Statement on SB250
Ohio Family Rights needs make their position on SB250 well known and fully stated for the record. This is a greatly flawed piece of legislation that must be reworked and all stakeholders must be included in the discussion.
Great concern is raised about this legislation because of admitted flaws and changes that are made to the putative fathers’ registry and the changes on time limits made within.
Admitted by Senator LaRose, a sponsor:
Thanks For your thoughts Ray. I agree with you regarding the putative father registry. That said this was a negotiation and on the balance the bill makes good changes to Ohio's adoption laws. I had to fight hard to get 15 days and there were other issues such as implied consent that we fought successfully to keep out of the bill.
This is likely to pass today and has been a long discussion over many months.
Unfortunately those that are stakeholder were not included in the discussions over the period of time that the senator claims this bill was discussed . Even a member of the Ohio Fatherhood Commission admitted that they were not included in the discussions.
In proponent testimony Mike Ganadokis admitted no one knows about the registry. He didn't even know about it until he adopted two years ago.
Yet this legislation seeks to reduce the already existing time from a 30 day present to 15 days. With admissions that the registry is unknown and now the desire it to reduce that time limit even further one has to wonder if all common sense has gone out the window. Even Senator Skindell, the only dissenting vote, raised that issue on the floor of the Senate during debate.
In testimony before the senate committee Carri Stearns stated:
For one, I respectfully doubt that any of the legislative body understands how the putative father's registry is actually used. While again, on paper, it is supposed to "protect" a father's right to know about his child's possible adoption court proceedings, it just does NOT happen that way. The greater majority of the population, much less the potential fathers, have no idea that such a registry even exists so they certainly will not be registering after every sexual encounter as they would need to do. The reality is that if a man and woman are not a couple to being with or they break up, it is all too easy for a woman to keep him uninformed about her pregnancy. Our culture has created an atmosphere where a woman's choice is all her own and for others to "support' her decision, whatever it might be, even if it means she doesn't want a father involved. For a man to have a legal right to parent a child born to a woman he is not married to we are asking him to basically force himself into her life against her wishes. He is supposed to go to doctor's appointments with her and pay for things, yet how can he do that if she refuses to speak to him, blocks his calls, etc ? Now enter adoption into the equation. If a man does not know of a pregnancy or doesn't insist on that level of "support", again, how is he going to know to register to retain his rights? He doesn't even know there is a possible child, much less a possible adoption.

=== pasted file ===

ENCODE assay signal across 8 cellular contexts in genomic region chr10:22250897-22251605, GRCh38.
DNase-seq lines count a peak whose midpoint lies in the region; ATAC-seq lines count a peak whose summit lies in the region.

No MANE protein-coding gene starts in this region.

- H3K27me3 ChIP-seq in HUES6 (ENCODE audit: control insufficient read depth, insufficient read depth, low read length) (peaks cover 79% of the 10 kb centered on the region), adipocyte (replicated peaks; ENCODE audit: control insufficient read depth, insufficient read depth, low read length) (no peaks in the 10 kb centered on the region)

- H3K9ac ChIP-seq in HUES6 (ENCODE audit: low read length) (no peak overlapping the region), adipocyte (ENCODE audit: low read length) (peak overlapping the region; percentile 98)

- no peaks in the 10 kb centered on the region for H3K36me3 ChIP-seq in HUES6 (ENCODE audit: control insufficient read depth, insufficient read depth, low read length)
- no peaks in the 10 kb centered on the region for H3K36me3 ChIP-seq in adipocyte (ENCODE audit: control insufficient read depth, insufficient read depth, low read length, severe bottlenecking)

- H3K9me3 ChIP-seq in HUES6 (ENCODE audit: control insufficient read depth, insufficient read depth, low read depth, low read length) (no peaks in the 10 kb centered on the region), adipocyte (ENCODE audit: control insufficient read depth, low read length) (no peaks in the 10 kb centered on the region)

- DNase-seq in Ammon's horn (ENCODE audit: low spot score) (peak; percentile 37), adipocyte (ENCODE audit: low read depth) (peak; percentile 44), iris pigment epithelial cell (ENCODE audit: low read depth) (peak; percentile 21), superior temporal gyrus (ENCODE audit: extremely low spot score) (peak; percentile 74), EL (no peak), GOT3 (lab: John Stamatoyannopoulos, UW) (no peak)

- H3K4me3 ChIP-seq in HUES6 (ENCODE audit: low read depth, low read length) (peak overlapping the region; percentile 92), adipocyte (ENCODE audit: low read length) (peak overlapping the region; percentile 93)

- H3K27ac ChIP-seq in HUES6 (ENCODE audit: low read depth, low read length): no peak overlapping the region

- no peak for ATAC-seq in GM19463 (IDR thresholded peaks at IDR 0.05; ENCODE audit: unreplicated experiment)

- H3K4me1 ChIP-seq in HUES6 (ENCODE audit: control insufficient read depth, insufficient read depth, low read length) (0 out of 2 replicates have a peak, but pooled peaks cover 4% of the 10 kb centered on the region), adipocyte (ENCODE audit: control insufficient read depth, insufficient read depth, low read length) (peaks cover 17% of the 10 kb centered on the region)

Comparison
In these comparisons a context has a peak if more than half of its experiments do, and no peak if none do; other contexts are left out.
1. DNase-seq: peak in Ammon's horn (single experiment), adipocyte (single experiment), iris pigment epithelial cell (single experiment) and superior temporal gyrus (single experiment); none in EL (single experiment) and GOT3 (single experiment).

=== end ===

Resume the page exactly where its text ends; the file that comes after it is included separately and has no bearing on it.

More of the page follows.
Ms. Stearns is presently in a legal dispute over issues concerning fraudulent activity in her placing her child up for adoption and being told by to list the father as unknown despite the fact that she knew the name of the father.
And what do the agency's do? I can tell you what just happened to me in March. I was told to list my child's father as "unknown" on the birth certificate. I knew who he was. My agency knew who he was, but because he did not know to sign up for the PFR, he didn't matter during the adoption process and he had no choice. And when I told my agency social worker that I had told him about the PFR after my son's birth, she yelled at me and hung up the phone. The PFR is used as a tool to ignore fathers in adoption. If a man is not on the registry, and again, no one knows about it, then he just doesn't matter. He won't get involved because he just won't know until it is too late.
Yet the main proponent and lobbying force behind this bill is the very same one that is now involved in the litigation with Ms. Stearns.
We do have a major problem with the putative fathers’ registry in this state. Fault of that can only fall on the state for its lack of addressing the public knowledge of this tool. This issue an issue that needs to be immediately addressed not swept under the rugs as this bill does. If it is a lack of funding then that needs to be addressed in the upcoming budget, not after this state makes it more difficult for fathers to be fathers.
While we need reforms to adoption process in this state this is the wrong message to send to all and it is time to take the time to carefully rethink our approach rather than causing additional problems down the road and flooding the courts needlessly. The only way to do this is to table this until all stakeholders can sit down and work out the flaws that exist.
Ohio Family Rights is a national free association of like minded people that work to comprehensively change the way that states and the courts view custody between divorced and never married people. We have dedicated ourselves to correcting what has long been a major problem of socially engineering fit parents from the lives of their child every day. This goal can only be accomplished by comprehensively correcting the flaws within the “Shared Parenting laws” that are currently in place so that all fit parents and their children can benefit from equal custody. Please join us in our efforts to protect the families of this nation and the future of our children.
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